This is the sum of the Presbyterian governmental structure over the Independent suggestive structure. Church government in a fallen world must be more than simply “suggestive” in its attempt at Reform. Jure Divino says in chapter 1, “Jesus Christ our Mediator has the Government (both of the Church and of all things for the Church) laid upon his shoulder (Isaiah 9:6) and to that end has all power in heaven and earth given to him (Matthew 28:18; 1 John 5:22; and Ephesians 1:22)…hence it comes to pass, that the governing and Kingly Power of Christ has been opposed in all ages, and especially in this [age] of our’s, by quarrelsome Queries, brangling disputes, plausible Pretenses, subtle Policies, strong self-interests, and pure violent willfulness of many in England, even after they are brought under the Oath of God to reform Church-government according to the Word of God.” Thus, based on the Solemn League’s intention to set forth a correct governmental structure, all others have dissented from the church, and are schismatic. “Otherwise,” they say, “the church would become a mere Babel and Chaos of confusion, and in far worse condition than all other human societies in the whole world.” As a result, in various documents written by the London Ministers commenting on the Divine Right of Church Government, they continue to say that Independency, then, is not to be tolerated, and is a rotten foundation on which to build. Instead, the keys of the Kingdom are given by Christ to the Church, i.e. the Apostles and those they lawfully ordain to continue the rule of the church, to propagate His rule for all time until the final consummation of the ages (exegetically consider Matthew 16 and 18 with Ephesians 4:10ff).
As a result of this very brief overview, setting forth publicly my agreement with the former thoughts, I have no choice but to reject Independency as unlawful and in error, which has a direct bearing on my former views of church government and views on ordination of elders. A lawful ordination must follow a lawful calling to be properly fitted for the governmental office. On the contrary, such a usurping of authority is not consistent with the biblical evidence of eldership and the laying on of hands from those duly authorized to ordain others with the power of ordination. Rather, Independency follows Brownist and sectarian theology that was historically deviant and demonstrated a primary characteristic of division rather than unity.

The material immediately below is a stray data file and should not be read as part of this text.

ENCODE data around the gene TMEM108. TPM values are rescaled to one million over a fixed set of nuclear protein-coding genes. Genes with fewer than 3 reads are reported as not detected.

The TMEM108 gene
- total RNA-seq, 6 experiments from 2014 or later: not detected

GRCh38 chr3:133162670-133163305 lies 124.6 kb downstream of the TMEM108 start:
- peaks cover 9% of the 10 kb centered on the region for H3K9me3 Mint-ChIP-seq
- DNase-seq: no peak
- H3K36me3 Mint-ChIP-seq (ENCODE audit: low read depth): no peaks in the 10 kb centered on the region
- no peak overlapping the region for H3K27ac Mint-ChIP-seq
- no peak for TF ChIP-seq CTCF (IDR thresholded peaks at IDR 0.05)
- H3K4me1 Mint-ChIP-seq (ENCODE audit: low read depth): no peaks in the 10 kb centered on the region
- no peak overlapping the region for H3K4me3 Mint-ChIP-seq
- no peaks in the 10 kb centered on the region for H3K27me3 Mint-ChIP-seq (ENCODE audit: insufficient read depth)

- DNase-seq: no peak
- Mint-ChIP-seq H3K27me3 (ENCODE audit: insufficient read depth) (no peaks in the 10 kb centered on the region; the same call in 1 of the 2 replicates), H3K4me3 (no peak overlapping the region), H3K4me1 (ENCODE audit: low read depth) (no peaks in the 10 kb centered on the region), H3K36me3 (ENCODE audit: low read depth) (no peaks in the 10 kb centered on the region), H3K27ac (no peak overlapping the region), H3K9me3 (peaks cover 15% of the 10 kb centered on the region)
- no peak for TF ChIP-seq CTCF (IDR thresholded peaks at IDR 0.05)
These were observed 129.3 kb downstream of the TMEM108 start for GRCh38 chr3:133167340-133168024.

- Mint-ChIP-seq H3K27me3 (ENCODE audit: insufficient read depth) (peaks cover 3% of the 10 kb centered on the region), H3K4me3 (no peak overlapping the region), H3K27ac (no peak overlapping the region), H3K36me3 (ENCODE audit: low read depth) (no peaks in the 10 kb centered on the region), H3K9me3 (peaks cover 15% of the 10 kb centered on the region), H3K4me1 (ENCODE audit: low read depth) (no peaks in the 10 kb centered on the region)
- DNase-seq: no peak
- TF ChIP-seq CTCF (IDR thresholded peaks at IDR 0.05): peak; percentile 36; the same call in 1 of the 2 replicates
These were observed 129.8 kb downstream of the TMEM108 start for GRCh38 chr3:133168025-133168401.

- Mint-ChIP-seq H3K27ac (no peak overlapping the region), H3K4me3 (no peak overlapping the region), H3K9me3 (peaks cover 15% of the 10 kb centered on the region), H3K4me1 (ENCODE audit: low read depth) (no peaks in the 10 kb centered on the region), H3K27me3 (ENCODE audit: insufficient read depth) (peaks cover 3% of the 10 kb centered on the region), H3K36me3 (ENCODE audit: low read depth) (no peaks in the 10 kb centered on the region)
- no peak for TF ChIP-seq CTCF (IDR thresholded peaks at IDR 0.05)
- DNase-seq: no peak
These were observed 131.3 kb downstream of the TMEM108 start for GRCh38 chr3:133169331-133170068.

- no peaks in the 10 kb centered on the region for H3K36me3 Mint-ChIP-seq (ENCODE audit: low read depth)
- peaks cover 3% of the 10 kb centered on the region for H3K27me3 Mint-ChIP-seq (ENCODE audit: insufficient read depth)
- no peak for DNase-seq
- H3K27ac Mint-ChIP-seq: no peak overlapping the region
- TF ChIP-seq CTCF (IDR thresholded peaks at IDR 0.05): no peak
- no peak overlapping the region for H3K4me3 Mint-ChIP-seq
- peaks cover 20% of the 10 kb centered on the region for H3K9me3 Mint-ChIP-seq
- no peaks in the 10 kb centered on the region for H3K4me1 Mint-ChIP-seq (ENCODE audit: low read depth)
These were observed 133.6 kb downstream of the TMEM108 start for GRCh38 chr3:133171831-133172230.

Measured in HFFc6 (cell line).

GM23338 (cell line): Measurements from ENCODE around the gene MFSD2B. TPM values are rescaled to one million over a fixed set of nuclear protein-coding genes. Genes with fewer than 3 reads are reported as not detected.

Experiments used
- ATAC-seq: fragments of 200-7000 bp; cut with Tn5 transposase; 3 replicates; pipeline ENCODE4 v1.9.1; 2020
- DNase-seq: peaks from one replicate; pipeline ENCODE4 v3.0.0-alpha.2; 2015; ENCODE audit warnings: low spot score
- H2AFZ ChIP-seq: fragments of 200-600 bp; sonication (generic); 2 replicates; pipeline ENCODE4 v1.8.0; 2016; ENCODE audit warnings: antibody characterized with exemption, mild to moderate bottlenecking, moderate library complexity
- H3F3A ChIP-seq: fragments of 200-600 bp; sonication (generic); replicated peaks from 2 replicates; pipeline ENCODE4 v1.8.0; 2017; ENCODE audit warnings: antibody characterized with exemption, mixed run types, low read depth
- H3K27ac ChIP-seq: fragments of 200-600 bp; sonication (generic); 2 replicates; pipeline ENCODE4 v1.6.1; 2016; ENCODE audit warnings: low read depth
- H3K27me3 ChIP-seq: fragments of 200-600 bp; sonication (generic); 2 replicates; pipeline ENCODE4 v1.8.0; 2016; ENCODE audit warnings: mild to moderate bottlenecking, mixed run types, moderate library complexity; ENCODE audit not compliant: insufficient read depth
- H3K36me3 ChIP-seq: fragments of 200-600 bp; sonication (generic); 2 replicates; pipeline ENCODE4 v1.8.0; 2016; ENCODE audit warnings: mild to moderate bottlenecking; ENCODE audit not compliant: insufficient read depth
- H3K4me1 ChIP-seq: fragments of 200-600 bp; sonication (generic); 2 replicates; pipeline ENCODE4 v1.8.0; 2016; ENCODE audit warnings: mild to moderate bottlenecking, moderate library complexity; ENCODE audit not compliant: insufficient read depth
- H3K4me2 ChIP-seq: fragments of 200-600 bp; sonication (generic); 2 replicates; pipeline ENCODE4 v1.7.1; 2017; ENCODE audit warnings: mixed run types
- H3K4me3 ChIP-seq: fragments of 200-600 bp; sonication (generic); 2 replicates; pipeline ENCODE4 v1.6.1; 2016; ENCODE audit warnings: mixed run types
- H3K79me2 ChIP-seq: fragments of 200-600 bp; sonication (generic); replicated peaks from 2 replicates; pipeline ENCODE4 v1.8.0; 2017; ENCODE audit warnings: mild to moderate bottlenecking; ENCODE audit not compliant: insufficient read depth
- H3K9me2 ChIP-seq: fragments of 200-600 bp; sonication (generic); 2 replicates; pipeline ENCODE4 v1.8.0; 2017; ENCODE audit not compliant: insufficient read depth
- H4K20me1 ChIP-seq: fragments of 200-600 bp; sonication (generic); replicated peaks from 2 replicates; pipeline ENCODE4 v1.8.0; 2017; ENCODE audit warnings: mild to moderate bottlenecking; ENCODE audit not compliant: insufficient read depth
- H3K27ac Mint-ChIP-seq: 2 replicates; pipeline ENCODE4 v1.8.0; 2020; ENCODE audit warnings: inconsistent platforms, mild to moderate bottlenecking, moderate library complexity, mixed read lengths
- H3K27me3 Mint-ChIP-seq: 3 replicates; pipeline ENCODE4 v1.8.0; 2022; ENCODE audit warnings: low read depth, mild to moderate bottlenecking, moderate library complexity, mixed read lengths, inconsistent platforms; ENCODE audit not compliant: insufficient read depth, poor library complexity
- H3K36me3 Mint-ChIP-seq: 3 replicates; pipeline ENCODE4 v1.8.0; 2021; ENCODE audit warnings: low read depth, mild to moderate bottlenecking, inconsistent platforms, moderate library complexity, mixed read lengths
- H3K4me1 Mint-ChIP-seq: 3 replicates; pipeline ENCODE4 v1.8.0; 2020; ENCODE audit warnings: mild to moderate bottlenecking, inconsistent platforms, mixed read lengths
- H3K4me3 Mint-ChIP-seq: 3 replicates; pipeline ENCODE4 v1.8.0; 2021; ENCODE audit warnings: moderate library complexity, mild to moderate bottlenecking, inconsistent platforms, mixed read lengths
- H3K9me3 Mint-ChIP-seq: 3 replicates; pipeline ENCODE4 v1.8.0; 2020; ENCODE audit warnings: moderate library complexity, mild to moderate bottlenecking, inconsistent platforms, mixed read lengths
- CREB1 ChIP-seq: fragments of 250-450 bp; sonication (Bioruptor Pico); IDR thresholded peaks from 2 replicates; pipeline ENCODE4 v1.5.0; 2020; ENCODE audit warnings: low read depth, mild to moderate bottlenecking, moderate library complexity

This brings into question the following problem. Churches that function outside the prescribed governmental structure (the jure divino of Christ) are sectaries and schismatic from the Church of Christ. If the former principles are true (and I believe the Scriptures demonstrate them as true, as well as the demonstration of Scripture in the best Reformed Churches through history) then, 1) Independent Churches do not function as properly governed churches and subsequently are schismatic congregations of the visible church, and 2) the leadership in such churches are not following the government of biblically ordained ministers jure divino (and so are taking up the duties of an elder without having the authority to do so). Such an illicit office, as the Westminster Assembly concluded, is not to be tolerated. Rather, they said, that ministers should not “tolerate error” which “men of corrupt minds have run into.” This is to leave “every man to his own fancy, and the vineyard of the Lord without a hedge.” This was the fault of those who had “forgotten the oath and covenant of God” to uphold the Word of God and the example of the best Reformed Churches, and demonstrate themselves as those who have perjured themselves against such an oath (A Solemn Testimony Against Toleration, Scottish Commissioners, 1649). Instead, they desired to see these ministers give “evidence of repentance” and to throw off the “snares” they had fallen into (Act Concerning the Receiving the Engagers in the Late Unlawful War Against England, 1649). It was, to the Westminster Assembly, a “horrible Sacrilege to throw down Christ from his own throne” (Form for Church Government, 1647).